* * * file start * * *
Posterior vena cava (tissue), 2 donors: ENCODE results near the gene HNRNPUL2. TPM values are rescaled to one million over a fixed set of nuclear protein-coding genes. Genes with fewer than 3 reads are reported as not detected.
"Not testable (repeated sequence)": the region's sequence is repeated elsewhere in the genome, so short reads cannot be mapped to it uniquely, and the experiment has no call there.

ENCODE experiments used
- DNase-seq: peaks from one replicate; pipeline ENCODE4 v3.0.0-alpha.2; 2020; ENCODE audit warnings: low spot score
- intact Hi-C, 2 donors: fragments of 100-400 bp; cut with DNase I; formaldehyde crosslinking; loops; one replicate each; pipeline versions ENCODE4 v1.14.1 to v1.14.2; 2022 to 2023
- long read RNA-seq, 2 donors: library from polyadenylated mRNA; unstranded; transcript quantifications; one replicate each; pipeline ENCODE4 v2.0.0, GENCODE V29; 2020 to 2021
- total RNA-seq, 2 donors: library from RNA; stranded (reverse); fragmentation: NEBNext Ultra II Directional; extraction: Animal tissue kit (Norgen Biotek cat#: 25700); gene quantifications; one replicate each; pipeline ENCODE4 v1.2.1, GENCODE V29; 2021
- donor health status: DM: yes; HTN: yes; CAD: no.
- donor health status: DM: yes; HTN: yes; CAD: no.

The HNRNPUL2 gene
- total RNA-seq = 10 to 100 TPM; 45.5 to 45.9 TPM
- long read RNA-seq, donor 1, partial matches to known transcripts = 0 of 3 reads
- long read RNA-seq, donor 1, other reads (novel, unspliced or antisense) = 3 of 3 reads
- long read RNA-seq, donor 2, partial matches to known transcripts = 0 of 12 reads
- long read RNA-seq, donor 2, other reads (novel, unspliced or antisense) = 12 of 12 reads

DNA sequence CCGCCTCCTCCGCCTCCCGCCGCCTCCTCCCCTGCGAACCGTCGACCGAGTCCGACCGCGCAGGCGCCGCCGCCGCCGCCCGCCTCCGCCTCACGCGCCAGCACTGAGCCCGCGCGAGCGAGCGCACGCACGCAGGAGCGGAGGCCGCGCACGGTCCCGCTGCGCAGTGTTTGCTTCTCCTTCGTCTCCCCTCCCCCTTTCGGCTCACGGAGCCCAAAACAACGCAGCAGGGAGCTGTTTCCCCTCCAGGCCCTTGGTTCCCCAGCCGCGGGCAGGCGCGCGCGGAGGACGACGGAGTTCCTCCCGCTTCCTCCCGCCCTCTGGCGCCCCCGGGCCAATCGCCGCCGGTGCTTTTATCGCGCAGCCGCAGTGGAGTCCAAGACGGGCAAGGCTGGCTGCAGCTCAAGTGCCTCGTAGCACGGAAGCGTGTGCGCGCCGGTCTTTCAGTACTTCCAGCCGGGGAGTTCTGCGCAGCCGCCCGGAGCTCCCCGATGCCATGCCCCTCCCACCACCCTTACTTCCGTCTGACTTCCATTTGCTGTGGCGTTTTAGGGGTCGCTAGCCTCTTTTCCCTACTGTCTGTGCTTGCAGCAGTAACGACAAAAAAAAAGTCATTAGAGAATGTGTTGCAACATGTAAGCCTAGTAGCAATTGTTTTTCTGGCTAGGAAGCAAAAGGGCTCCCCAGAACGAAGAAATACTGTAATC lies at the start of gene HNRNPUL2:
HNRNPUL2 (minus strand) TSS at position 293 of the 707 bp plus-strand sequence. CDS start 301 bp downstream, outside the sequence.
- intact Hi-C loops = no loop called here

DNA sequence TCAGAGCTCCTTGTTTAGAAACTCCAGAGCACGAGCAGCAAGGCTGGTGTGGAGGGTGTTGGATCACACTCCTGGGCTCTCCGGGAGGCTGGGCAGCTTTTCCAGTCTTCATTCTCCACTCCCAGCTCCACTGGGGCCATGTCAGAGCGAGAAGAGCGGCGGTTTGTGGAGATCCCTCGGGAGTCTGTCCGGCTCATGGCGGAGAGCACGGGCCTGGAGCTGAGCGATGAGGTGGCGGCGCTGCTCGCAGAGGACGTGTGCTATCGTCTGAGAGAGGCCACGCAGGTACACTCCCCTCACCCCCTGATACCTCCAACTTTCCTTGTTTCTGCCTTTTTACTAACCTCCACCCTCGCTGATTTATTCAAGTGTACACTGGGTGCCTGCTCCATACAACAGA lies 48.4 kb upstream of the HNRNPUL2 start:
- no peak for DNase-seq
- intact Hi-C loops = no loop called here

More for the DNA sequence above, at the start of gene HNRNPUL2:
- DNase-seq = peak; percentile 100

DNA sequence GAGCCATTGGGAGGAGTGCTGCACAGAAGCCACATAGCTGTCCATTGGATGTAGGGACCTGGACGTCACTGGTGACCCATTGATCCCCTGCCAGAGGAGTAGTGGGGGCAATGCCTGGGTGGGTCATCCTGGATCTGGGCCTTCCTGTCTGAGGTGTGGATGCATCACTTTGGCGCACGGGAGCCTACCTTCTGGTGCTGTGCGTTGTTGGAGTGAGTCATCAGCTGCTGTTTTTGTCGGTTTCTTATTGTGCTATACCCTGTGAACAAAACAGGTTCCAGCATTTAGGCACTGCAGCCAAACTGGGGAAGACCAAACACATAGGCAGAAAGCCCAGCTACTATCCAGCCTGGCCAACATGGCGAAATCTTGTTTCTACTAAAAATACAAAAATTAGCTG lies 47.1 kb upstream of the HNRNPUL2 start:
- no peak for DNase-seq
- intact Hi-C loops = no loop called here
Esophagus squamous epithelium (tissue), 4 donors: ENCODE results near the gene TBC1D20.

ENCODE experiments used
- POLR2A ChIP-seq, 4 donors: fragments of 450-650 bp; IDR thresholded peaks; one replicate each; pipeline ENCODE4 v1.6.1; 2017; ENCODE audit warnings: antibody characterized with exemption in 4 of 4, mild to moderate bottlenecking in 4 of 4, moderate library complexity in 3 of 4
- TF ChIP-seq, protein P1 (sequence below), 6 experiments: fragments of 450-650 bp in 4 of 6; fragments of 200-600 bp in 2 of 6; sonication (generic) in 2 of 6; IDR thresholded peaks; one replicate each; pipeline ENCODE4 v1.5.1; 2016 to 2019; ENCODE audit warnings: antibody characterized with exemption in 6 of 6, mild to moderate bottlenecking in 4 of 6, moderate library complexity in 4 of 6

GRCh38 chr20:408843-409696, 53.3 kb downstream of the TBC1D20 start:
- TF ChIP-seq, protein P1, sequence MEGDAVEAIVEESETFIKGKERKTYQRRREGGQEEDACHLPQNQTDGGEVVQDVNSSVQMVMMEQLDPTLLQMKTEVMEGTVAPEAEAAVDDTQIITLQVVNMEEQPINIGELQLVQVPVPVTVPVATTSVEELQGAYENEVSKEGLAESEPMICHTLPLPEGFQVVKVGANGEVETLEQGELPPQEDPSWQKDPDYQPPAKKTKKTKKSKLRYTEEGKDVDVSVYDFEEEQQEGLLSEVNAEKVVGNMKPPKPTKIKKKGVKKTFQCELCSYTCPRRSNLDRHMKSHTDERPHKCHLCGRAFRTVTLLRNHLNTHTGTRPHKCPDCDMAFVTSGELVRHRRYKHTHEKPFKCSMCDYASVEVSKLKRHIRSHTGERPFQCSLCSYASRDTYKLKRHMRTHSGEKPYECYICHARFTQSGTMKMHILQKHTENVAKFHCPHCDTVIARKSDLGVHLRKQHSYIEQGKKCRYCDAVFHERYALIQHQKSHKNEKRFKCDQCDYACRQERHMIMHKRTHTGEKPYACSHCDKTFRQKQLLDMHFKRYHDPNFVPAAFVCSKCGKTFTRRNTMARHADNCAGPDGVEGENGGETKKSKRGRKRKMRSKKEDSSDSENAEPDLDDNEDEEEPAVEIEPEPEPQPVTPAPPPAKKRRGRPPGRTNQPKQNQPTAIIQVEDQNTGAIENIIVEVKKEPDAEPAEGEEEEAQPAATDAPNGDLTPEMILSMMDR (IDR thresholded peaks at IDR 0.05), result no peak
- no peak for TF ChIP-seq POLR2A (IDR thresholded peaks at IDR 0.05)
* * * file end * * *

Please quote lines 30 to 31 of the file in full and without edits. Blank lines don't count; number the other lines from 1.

- TF ChIP-seq, protein P1 (sequence below), 6 experiments: fragments of 450-650 bp in 4 of 6; fragments of 200-600 bp in 2 of 6; sonication (generic) in 2 of 6; IDR thresholded peaks; one replicate each; pipeline ENCODE4 v1.5.1; 2016 to 2019; ENCODE audit warnings: antibody characterized with exemption in 6 of 6, mild to moderate bottlenecking in 4 of 6, moderate library complexity in 4 of 6

GRCh38 chr20:408843-409696, 53.3 kb downstream of the TBC1D20 start: